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The Hamas Charter (1988)
On January 25, 2006, the day Palestinian Legislative Council elections were held, Dr. Mahmoud al-Zahar, senior Hamas leader in the Gaza Strip and candidate for the post of foreign minister, stated that Hamas was committed to the ideology of its 1988 charter. He noted emphatically that “the movement [would] not change a single word in its charter,” which calls for the destruction of the State of Israel, and would not become a purely political movement, but quite the opposite, it would continue its policy of “resistance” (i.e., terrorist attacks) (Reuters, Gaza, January 25).
The Hamas charter referred to by Mahmoud al-Zahar was formulated during the first year of the previous round of the violent Israeli-Palestinian confrontations (1987- 1993). It was edited and approved by Ahmad Yassin, the movement’s founder and leader (who died in a targeted killing in March 2004), and issued on August 18, 1988. It is Hamas’s most important ideological document and as of this writing, copies continue to be circulated in the Palestinian Authority-administered territories. It makes extensive use of Islamic sources (the Qur’an and hadith) to assure its religious Islamic basis.
The main points of the Hamas charter:
• The conflict with Israeli is religious and political: The Palestinian problem is a religious-political Muslim problem and the conflict with Israel is between Muslims and the Jewish “infidels.”
• All Palestine is Muslim land and no one has the right to give it up: The land of Palestine is sacred Muslim land and no one, including Arab rulers, has the authority to give up any of it.
• The importance of jihad (holy war) as the main means for the Islamic Resistance Movement (Hamas) to achieve its goals: An uncompromising jihad must be waged against Israel and any agreement recognizing its right to exist must be totally opposed. Jihad is the personal duty of every Muslim.
• The importance of fostering the Islamic consciousness: Much effort must be invested fostering and spreading Islamic consciousness by means of education [i.e., religious-political indoctrination] in the spirit of radical Islam, based on the ideology of the Muslim brotherhood.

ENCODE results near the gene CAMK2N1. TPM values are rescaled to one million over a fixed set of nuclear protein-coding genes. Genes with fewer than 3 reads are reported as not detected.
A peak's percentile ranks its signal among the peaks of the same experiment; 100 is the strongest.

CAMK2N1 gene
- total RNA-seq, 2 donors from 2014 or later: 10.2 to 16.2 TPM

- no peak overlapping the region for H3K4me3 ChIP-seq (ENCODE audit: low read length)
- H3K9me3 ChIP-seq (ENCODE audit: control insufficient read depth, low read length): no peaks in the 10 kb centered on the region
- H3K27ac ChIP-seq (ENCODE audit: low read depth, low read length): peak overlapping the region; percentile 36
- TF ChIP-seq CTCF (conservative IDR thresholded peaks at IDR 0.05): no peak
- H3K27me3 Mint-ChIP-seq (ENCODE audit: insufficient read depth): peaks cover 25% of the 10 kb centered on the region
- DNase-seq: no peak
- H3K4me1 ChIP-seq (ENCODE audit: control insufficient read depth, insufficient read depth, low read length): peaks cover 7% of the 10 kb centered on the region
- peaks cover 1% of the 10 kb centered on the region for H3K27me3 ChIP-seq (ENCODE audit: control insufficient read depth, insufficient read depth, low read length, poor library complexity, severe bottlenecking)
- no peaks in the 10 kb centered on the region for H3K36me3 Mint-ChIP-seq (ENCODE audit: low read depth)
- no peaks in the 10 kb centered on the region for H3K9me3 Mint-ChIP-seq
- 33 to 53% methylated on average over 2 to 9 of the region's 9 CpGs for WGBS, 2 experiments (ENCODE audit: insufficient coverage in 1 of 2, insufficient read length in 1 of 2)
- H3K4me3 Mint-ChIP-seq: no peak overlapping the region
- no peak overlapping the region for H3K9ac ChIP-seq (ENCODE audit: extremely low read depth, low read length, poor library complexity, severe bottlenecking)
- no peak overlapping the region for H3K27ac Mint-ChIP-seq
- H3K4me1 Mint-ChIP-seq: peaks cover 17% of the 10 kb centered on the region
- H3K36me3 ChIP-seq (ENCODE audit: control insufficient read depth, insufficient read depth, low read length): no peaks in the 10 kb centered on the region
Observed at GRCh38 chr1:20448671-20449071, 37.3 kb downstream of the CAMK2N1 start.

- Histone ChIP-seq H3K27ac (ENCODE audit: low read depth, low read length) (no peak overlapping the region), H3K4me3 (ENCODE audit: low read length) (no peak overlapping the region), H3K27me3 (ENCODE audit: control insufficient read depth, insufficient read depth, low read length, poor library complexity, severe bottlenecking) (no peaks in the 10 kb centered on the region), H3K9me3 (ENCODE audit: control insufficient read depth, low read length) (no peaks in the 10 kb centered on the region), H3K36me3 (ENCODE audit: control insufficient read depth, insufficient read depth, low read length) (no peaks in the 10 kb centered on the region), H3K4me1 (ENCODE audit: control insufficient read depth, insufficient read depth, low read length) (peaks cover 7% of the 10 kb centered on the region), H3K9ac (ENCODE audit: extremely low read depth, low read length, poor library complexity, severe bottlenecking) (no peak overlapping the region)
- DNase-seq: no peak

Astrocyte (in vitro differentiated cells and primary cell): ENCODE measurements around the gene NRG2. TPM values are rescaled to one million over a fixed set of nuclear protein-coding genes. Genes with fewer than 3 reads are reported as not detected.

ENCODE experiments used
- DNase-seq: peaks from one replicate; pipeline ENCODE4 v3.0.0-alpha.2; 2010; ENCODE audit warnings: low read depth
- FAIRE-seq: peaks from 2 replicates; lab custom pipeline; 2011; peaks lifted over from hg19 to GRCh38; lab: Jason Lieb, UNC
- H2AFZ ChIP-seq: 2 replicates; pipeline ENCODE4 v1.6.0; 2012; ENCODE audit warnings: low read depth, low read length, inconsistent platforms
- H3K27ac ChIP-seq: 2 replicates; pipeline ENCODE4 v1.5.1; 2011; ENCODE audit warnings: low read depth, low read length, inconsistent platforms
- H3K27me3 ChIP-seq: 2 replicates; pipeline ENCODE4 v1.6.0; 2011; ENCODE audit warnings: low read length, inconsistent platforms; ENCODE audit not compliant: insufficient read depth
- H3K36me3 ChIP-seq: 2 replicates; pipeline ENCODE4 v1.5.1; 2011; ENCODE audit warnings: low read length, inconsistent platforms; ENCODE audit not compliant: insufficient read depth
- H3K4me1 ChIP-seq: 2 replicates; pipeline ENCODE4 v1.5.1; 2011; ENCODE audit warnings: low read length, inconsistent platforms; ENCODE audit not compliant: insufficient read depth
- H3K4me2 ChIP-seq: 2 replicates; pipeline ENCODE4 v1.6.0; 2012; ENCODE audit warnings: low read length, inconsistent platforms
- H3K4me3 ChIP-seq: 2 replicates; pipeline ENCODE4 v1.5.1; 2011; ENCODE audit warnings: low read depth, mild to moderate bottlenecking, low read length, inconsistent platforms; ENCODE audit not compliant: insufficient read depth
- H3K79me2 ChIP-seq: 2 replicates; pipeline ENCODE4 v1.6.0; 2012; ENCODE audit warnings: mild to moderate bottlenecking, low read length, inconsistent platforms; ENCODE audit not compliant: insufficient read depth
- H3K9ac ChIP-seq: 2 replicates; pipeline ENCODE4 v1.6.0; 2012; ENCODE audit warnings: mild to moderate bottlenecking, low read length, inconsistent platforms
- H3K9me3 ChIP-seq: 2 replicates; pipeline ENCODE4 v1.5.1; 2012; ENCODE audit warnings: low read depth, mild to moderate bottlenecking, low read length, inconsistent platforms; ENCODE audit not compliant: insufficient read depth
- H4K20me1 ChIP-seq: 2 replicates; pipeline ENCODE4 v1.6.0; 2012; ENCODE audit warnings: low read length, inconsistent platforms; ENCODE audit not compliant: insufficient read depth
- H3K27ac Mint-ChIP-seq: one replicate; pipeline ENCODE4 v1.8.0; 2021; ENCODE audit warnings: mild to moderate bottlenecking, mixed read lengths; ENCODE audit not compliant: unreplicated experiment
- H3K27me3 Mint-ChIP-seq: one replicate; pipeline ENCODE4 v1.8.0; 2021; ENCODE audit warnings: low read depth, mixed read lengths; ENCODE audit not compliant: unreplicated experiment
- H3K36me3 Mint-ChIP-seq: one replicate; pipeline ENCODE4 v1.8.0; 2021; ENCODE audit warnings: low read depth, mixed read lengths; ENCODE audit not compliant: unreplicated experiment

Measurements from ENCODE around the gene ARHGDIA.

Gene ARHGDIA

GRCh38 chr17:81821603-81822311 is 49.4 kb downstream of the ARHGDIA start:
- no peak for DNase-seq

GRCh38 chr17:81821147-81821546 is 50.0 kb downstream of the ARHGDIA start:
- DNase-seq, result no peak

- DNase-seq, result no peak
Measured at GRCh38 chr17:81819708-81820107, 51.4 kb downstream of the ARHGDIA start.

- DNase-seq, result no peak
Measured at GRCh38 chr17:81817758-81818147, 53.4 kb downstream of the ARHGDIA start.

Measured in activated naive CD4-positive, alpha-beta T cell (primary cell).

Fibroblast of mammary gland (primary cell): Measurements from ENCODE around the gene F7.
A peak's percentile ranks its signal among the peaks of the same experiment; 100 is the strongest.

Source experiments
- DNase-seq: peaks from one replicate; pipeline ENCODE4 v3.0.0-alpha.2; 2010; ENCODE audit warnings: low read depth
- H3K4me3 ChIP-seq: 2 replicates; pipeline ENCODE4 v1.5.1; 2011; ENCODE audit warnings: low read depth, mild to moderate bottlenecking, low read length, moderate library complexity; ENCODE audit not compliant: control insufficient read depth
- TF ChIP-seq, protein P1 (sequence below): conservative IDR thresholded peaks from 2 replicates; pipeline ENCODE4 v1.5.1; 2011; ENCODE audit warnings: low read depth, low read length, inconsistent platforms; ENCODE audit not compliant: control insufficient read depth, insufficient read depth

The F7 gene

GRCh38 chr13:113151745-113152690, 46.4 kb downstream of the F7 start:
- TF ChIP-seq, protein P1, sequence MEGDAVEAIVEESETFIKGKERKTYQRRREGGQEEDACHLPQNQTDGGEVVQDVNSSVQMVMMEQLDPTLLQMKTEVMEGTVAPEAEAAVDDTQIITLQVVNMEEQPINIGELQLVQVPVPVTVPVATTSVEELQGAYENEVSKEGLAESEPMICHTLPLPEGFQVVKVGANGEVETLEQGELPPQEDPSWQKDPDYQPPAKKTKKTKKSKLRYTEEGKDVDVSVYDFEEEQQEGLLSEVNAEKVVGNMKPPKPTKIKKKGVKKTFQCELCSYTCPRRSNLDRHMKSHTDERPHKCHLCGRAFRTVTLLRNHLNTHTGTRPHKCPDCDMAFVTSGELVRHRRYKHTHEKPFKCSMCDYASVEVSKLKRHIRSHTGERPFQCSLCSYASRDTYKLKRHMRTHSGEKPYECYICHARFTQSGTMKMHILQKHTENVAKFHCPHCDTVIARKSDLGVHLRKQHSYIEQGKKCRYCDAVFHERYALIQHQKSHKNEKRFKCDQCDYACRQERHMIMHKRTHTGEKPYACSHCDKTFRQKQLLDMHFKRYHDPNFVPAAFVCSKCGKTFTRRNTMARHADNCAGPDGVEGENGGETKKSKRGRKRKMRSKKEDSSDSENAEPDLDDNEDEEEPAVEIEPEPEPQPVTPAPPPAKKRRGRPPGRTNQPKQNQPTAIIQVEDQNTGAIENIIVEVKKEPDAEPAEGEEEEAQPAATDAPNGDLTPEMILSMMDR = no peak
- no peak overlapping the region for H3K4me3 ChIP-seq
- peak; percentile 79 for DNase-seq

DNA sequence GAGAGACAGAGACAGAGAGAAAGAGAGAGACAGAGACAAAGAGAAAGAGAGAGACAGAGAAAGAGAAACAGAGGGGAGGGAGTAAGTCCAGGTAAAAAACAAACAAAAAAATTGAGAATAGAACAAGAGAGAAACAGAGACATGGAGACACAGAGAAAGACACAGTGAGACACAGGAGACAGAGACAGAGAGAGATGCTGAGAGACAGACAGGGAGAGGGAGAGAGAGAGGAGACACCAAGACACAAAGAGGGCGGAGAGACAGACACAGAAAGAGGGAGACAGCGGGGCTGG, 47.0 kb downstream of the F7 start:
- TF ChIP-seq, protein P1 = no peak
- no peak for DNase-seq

• The importance of Muslim solidarity: A great deal of importance is given to Muslim solidarity, one of whose manifestations is aid to the needy through the establishment of a network of various “charitable societies.”
• In addition, the charter is rife with overt anti-Semitism: According to the charter, the Jewish people have only negative traits and are presented as planning to take over the world. The charter uses myths taken from classical European and Islamic-based anti-Semitism.
The translation of the charter, which follows below, is of the 2004 edition, published in an ornate format in Qalqilya and issued to celebrate the 17th anniversary of the movement’s founding. Copies were among the documents found by IDF soldiers in the Islamic Club in Qalqilya on September 27, 2005.
Sheikh Ahmad Yassin’s picture appears on the front cover of the 2004 Qalqilya edition. A picture of his temporary successor, ‘Abd al-‘Aziz Rantisi (who died in a targeted killing in April 2004) appears on the back cover. On the insides of the front and back covers there are pictures of prominent terrorists who died during the confrontation (shaheeds) and of jailed Qalqilya residents. Some of the Qalqilya terrorists took part in suicide bombing attacks, for example, Sa’id Hutri, who blew himself up at the Dolphinarium Club in Tel Aviv on June 1, 2001, killing 21 civilians and wounding 83, the overwhelming majority of all of whom were teenagers; and ‘Abd al-Rahman Hammad, who was head of the Hamas terrorist-operative infrastructure in Qalqilya and who planned and organized the attack.
The Hamas Charter frontispiece, 2004 Qalqilya edition
 Supplements to and clarifications of the Qur’an, originally an oral tradition, later written down and codified.
 Various, slightly different versions can also be found on the Internet.